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HOME > > Slot Club Competition Heats Up

Slot Club Competition Heats Up

7 February 2001

by David Strow

LAS VEGAS—Feb. 2, 2001 --Station Casinos Inc. has been viewed as a leader in the casino industry with its "Boarding Pass," a slot players card that allows players to build credits toward comps at any Station-branded property.

Now, Station is refining that program in an effort to target its comps more effectively at its most lucrative customers.

Starting March 14, the amount of points built up in the previous three months determines the level of comps a player receives over the next three months. The tiered system starts at "preferred" -- reserved for players wagering $4,500 or more in a month -- and works its way through bronze, silver, gold and platinum levels, each carrying a higher level of comps and offers. The elite level is platinum, achieved by wagering $90,000 or more a quarter.

Frequent Station players will be the biggest beneficiaries, as Station promises to step up the level and quality of comps made to qualifying players. But more casual, less frequent players could notice a decline in such benefits as coupon books, as Station devotes its promotional budget to higher volume players.

"It's a way for us to get rid of a lot of the periphery, the stuff that wasn't benefiting our loyal customers, and transfer it to this program," said Brad Goldberg, Station's vice president of marketing. "The customers who are loyal to us, we'll be loyal to them."

Harrah's Entertainment Inc. has been demonstrating why it makes business sense to do that. Under "Total Rewards," players move through three levels -- gold, platinum and diamond -- each carrying more lucrative comps than the levels below.

The result for the casino is higher play, as customers play more often at a Harrah's property in an effort to move to a higher level. It also means players tend to stick with Harrah's properties in an effort to maximize their comps.

That means greater returns for each casino, at a far lower cost than expanding or renovating a property.

"I'm sure the consumer will find that the accelerating status suits his ego," said Jeffrey Logsdon, gaming analyst with Gerard Klauer Mattison. "To the extent that this has been a proven success for Harrah's on a national basis, clearly there's no downside for Station in the locals market." Logsdon noted that Harrah's has been recording same-store sales growth numbers in the 10 percent range for the last six quarters, "unheard of" in the gaming industry.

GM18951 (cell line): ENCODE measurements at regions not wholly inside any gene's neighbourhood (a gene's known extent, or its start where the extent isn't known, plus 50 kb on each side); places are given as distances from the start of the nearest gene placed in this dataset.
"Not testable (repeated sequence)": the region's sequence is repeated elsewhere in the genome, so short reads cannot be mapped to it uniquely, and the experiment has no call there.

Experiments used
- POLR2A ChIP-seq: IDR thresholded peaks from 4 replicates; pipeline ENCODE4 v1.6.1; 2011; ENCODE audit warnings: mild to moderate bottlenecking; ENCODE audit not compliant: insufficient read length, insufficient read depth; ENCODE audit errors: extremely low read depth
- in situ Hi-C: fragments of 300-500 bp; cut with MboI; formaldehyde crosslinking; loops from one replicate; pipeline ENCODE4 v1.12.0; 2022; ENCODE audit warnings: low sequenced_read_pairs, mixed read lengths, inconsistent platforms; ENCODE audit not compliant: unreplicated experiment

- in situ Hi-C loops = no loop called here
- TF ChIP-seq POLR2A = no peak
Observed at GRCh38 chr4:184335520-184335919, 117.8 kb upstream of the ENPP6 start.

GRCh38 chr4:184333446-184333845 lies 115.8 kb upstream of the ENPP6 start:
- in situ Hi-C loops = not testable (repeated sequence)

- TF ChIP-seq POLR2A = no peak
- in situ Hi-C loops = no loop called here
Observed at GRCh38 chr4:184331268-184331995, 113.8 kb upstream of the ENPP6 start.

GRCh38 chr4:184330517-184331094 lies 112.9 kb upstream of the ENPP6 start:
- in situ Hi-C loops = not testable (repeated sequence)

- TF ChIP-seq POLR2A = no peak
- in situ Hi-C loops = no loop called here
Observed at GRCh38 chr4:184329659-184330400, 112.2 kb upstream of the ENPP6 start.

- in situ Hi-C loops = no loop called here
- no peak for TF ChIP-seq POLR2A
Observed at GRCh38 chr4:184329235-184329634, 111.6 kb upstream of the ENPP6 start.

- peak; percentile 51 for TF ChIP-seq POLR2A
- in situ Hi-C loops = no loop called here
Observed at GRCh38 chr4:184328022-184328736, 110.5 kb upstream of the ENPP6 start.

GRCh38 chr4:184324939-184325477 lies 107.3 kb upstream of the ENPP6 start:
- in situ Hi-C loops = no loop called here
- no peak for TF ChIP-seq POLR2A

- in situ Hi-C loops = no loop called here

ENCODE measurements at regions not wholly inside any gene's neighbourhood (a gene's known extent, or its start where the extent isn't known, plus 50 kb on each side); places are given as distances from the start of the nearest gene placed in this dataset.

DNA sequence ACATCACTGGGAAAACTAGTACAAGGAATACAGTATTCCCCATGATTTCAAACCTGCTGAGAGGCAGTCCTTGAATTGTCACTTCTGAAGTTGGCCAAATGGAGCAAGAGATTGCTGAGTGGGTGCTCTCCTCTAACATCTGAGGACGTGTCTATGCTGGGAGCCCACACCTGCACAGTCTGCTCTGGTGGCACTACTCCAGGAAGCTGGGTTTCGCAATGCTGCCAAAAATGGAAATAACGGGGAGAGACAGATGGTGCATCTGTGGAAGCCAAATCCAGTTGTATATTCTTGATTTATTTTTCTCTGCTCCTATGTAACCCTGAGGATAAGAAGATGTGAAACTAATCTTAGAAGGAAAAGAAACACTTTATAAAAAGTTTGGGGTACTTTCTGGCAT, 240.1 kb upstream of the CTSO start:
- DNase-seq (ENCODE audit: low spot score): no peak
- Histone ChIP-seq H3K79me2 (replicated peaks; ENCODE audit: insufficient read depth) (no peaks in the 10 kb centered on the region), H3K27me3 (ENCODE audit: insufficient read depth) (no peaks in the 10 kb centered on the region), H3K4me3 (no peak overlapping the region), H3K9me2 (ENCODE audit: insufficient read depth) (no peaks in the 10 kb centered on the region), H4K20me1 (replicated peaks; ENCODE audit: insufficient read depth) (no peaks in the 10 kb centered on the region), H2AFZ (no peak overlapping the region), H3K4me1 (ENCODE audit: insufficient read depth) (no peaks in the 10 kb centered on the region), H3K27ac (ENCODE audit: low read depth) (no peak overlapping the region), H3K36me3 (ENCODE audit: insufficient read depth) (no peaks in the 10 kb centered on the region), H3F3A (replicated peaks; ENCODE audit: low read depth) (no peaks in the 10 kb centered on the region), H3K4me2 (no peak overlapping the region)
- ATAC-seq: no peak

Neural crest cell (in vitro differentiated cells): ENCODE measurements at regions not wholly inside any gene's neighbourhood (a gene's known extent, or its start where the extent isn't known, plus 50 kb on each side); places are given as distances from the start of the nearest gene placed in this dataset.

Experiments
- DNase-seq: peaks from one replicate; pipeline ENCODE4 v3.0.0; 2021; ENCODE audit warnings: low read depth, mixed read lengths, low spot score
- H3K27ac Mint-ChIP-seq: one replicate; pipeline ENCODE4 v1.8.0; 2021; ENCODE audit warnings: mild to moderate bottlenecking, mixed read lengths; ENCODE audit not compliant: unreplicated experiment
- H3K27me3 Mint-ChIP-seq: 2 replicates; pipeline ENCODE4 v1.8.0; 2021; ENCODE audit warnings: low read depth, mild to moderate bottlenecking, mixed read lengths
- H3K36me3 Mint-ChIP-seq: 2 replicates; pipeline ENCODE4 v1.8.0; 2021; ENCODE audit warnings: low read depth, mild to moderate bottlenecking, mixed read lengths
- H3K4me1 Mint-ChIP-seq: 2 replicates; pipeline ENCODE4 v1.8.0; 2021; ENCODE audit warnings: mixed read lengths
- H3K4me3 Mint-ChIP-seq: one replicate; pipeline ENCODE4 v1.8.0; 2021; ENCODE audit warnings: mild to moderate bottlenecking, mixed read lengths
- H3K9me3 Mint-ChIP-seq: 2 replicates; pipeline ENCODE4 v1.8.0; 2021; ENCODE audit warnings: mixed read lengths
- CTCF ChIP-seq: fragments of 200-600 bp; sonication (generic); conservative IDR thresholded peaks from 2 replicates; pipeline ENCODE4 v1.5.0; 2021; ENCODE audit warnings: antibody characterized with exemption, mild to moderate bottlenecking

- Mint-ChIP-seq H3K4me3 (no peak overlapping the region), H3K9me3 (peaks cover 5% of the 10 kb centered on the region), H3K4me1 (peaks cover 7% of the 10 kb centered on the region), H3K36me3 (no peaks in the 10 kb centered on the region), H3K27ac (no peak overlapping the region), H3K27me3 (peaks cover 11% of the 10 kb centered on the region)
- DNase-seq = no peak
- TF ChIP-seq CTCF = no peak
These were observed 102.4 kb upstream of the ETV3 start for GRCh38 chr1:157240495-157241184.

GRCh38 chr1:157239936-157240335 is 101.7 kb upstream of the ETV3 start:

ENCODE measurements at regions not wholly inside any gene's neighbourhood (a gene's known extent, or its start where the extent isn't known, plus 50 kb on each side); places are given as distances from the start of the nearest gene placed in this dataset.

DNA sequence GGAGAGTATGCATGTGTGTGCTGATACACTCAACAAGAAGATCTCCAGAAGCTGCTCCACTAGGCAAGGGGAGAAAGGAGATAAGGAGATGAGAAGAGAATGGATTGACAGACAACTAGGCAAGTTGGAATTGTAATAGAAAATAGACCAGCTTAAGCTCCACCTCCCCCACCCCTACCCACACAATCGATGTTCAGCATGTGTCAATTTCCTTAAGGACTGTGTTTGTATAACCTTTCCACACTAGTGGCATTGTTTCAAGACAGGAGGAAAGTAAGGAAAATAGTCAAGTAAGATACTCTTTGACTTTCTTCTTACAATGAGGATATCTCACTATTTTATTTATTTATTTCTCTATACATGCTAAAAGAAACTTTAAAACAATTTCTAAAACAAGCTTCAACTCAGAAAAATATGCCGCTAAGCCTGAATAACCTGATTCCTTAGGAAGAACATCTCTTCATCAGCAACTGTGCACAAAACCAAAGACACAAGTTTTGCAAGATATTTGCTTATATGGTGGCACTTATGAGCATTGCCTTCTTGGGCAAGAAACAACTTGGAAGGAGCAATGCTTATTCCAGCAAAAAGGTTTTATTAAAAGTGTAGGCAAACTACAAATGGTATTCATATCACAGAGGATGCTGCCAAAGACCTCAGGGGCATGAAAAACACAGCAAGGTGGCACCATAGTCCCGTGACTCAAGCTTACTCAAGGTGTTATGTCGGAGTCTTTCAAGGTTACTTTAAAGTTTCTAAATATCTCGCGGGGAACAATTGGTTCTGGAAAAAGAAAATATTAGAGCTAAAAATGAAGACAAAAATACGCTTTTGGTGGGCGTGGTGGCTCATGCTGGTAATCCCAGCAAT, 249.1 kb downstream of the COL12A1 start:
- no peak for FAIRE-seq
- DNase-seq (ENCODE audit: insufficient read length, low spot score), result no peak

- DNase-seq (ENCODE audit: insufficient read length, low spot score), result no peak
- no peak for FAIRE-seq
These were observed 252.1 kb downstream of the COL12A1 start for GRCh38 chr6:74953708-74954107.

"There's a significant decline in throwing new capital or designing new projects to enhance existing facilities," Logsdon said. "The returns are getting harder to achieve. That's when you can turn to something like a rewards loyalty program. In tough times, the guys who execute well take market share from those who can't or won't."

Station, however, says the idea for tiers didn't come from Harrah's.

"We knew they (Harrah's) had a tiered program, but in all honesty, we've always had tiered programs," Goldberg said. "We've just extended that. This is more of a full disclosure, so customers understand why they get a level of offers from us. We're giving them the knowledge of how to achieve the most rewards from our company."

At this point, Harrah's doesn't appear to view the move as stepping on its toes.

"We find it complimentary that our competitor recognizes the success and value that Total Rewards has brought to Harrah's," said Harrah's spokesman Phil Levine. "We have proprietary software and information, and you can have a system like Total Rewards, but I can assure you it won't be Total Rewards."

Though Station is viewed as the dominant force in the Las Vegas locals casino market with its seven properties, company officials have said growth in 2001 could be slower than seen in recent years. One big factor in that is growing competition on the Boulder Strip from Arizona Charlie's East and the renovated Sam's Town, as well as the Suncoast near Summerlin.

"It's an opportunity for Station to increase its competitive position in the marketplace," said Bear Stearns gaming analyst Marc Falcone. "My guess is given the loyalty the original Boarding Pass is creating, a tiered system won't have as significant an effect ... but I believe you could have some impact on same-store sales growth.

"By leveraging (the Boarding Pass program), they might help offset or mitigate potential impacts (from competition). (But) I don't think it'll be a big contributor until it's been out in the system for a little bit."

Goldberg agreed that the goals of the program aren't immediate.

"This will translate well into the bottom line, but we see this as a much longer term prospect with our customers," Goldberg said. "We're trying to evaluate the lifetime value of our customers. It will will help us financially over the long-term, as opposed to simply the short-term."

And that's apparently the philosophy Las Vegas' other large gaming companies have in mind, as Park Place Entertainment Corp., MGM MIRAGE and Mandalay Resort Group all work on player cards that cover all of their Strip properties.

MGM MIRAGE hopes to introduce a card that will unify its properties nationwide by year's end, while Park Place is hoping by mid-2001 to introduce a series of regionally-based cards, particularly one linking its "Four Corners" Strip properties of Caesars Palace, the Flamingo Las Vegas, Bally's Las Vegas and Paris Las Vegas.

Mandalay has also said it is working on card that will unify play at its five Strip properties, though the company has not said when it plans to introduce it.


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